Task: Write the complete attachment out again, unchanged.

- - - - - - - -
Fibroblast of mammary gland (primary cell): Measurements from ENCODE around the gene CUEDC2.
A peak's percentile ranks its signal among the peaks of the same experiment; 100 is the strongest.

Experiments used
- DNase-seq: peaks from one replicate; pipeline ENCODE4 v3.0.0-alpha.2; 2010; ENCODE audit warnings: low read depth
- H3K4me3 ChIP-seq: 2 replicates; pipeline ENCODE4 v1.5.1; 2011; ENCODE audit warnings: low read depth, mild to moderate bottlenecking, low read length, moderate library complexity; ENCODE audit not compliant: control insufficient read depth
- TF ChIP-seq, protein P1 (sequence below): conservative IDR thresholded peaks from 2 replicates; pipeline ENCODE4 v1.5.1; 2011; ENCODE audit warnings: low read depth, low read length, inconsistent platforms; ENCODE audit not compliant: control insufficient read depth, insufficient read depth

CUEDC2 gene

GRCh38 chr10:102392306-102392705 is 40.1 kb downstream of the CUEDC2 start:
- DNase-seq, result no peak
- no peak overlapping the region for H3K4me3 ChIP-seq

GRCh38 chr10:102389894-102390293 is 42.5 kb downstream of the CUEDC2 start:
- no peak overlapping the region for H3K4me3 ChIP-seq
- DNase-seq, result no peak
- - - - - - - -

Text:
Fibroblast of mammary gland (primary cell): Measurements from ENCODE around the gene CUEDC2.
A peak's percentile ranks its signal among the peaks of the same experiment; 100 is the strongest.

Experiments used
- DNase-seq: peaks from one replicate; pipeline ENCODE4 v3.0.0-alpha.2; 2010; ENCODE audit warnings: low read depth
- H3K4me3 ChIP-seq: 2 replicates; pipeline ENCODE4 v1.5.1; 2011; ENCODE audit warnings: low read depth, mild to moderate bottlenecking, low read length, moderate library complexity; ENCODE audit not compliant: control insufficient read depth
- TF ChIP-seq, protein P1 (sequence below): conservative IDR thresholded peaks from 2 replicates; pipeline ENCODE4 v1.5.1; 2011; ENCODE audit warnings: low read depth, low read length, inconsistent platforms; ENCODE audit not compliant: control insufficient read depth, insufficient read depth

CUEDC2 gene

GRCh38 chr10:102392306-102392705 is 40.1 kb downstream of the CUEDC2 start:
- DNase-seq, result no peak
- no peak overlapping the region for H3K4me3 ChIP-seq

GRCh38 chr10:102389894-102390293 is 42.5 kb downstream of the CUEDC2 start:
- no peak overlapping the region for H3K4me3 ChIP-seq
- DNase-seq, result no peak